Acta Physiologiae Plantarum

, Volume 35, Issue 7, pp 2015–2036 | Cite as

Plant polyamines in abiotic stress responses



Significance of naturally occurring intracellular polyamines (PAs), such as spermine, spermidine, and putrescine, in relation to the mechanism and adaptation to combat abiotic stress has been well established in plants. Because of their polycationic nature at physiological pH, PAs bind strongly to negative charges in cellular components such as nucleic acids, proteins, and phospholipids. Accumulation of the three main PAs occurs under many types of abiotic stress, and modulation of their biosynthetic pathway confers tolerance to drought or salt stress. Maintaining crop yield under adverse environmental conditions is probably the major challenge faced by modern agriculture, where PAs can play important role. Over the last two decades, genetic, transcriptomic, proteomic, metabolomic, and phenomic approaches have unraveled many significant functions of different PAs in the regulation of plant abiotic stress tolerance. In recent years, much attention has also been devoted to the involvement of PAs in ameliorating different environmental stresses such as osmotic stress, drought, heat, chilling, high light intensity, heavy metals, mineral nutrient deficiency, pH variation, and UV irradiation. The present review discusses the various reports on the role of PAs in the abiotic stress of plants with a note on current research tendencies and future perspectives. Co-relating all these data into a signal network model will be an uphill task, and solving this will give a clearer picture of the intricate abiotic stress signalling network in the plant kingdom.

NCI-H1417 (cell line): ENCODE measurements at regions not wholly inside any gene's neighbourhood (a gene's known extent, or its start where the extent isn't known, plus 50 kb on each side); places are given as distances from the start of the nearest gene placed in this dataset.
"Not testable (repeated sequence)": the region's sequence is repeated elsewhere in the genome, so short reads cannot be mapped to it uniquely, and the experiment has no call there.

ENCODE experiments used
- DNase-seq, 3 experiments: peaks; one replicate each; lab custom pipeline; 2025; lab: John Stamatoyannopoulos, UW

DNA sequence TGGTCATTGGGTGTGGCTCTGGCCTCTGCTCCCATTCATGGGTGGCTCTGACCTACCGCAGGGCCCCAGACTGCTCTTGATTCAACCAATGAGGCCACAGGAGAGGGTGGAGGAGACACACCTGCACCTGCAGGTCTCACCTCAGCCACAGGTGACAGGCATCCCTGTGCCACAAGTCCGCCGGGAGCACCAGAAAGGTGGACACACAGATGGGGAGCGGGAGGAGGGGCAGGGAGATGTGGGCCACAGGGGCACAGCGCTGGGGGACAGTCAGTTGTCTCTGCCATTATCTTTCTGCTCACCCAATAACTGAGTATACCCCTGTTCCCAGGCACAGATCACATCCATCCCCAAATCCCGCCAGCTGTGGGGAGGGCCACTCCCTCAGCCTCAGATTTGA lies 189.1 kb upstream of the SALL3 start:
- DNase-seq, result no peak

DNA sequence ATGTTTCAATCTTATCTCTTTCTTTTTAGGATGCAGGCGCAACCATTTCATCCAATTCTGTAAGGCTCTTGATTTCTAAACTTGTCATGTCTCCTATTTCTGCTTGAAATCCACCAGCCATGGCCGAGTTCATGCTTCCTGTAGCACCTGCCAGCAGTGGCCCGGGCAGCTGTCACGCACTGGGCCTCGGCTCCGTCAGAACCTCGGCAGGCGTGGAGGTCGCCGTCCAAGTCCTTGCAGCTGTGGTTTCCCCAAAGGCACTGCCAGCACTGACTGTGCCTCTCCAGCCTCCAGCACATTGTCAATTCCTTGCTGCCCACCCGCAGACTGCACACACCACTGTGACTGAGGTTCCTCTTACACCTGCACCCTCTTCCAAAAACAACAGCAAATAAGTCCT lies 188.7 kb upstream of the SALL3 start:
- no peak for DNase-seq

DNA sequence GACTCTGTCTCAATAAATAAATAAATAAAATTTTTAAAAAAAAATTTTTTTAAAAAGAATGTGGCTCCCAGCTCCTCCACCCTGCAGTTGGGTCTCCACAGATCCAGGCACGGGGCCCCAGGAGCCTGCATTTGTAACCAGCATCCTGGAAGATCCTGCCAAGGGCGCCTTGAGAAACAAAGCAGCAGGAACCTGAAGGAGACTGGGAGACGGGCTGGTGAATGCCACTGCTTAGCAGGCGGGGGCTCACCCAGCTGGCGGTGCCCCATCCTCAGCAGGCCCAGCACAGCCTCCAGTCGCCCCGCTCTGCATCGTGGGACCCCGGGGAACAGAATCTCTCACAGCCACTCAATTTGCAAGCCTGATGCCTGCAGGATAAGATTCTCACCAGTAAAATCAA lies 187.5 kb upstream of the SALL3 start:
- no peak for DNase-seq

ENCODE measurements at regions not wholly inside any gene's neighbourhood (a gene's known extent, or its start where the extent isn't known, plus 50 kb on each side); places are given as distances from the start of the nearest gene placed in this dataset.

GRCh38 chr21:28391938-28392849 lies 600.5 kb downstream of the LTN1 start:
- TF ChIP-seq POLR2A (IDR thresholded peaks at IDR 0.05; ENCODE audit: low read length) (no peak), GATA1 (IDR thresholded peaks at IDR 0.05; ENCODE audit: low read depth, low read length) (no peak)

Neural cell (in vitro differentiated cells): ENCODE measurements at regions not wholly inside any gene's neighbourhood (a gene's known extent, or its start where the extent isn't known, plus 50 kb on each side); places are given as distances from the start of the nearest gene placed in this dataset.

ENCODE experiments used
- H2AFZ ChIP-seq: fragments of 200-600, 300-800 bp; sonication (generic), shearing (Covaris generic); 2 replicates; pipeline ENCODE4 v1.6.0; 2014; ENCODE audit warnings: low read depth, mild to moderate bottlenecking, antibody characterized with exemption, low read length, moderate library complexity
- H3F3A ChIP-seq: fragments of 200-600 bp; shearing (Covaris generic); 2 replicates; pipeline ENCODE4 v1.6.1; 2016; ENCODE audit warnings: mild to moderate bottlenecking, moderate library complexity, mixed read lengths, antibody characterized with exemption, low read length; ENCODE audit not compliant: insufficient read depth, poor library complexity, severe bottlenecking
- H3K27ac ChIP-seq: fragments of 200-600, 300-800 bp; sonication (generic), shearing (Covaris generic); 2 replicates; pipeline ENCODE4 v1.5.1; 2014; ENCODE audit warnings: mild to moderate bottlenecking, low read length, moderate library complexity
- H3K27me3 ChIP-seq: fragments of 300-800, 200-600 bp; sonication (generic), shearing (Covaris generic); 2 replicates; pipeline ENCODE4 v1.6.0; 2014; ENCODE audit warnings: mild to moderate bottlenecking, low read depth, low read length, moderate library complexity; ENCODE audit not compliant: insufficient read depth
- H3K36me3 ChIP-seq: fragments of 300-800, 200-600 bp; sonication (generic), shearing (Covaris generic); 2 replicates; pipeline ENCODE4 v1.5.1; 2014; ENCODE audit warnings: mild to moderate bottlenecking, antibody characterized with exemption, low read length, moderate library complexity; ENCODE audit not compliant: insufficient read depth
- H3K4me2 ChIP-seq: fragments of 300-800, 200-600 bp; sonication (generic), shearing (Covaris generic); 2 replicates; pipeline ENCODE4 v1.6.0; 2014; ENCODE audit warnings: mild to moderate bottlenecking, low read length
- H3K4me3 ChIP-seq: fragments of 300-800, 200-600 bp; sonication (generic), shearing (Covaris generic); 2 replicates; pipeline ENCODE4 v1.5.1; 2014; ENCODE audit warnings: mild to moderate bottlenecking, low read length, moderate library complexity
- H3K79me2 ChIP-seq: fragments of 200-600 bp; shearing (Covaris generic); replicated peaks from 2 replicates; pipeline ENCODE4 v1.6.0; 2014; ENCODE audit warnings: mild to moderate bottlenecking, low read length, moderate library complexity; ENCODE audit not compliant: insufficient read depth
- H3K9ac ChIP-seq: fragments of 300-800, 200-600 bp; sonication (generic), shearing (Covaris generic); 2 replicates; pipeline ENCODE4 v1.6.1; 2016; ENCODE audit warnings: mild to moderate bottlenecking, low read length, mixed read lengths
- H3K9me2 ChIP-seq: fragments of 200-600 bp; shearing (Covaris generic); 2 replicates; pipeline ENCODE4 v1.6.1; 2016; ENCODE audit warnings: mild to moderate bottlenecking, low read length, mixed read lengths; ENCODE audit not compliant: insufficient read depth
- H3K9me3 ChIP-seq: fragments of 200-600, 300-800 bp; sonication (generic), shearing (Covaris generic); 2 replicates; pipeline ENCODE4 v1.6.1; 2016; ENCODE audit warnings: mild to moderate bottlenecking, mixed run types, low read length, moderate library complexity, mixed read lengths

Abscisic acid Abiotic stress Antioxidants Plant tolerance Polyamine metabolism Signaling 



Abscisic acid


Arginine decarboxylase


Agmatine iminohydrolase


Amine oxidases


N‐Carbamoylputrescine amidohydrolase


Copper binding diamine oxidases


Diamine oxidases






Gibberelic acid


Methylglyoxal bis‐(guanylhydrazone)


Mitogen‐activated protein kinases


Nitric oxide


Ornithine decarboxylase




Phenylalalnine ammonia lyase


Polyamine oxidases


Programmed cell death


Pyrroline dehydrogenase




Reactive oxygen species




SAM decarboxylase






Spermidine synthase


Spermine synthase



Authors acknowledge the support of technical facilities available at Presidency University (Government of West Bengal, India). Financial assistance (RGYI Grant) from the Department of Biotechnology (Government of India) to BG (PI) and KG (Co-PI) and DST-SERB project from the Department of Science and Technology (Government of India) to KG (PI) are also gratefully acknowledged. We thank the anonymous referees for helpful comments on our manuscript.


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Copyright information

© Franciszek Górski Institute of Plant Physiology, Polish Academy of Sciences, Kraków 2013

Authors and Affiliations

  1. 1.Department of BotanyPresidency UniversityKolkataIndia
  2. 2.Molecular Biology Laboratory, Department of BiotechnologyPresidency UniversityKolkataIndia

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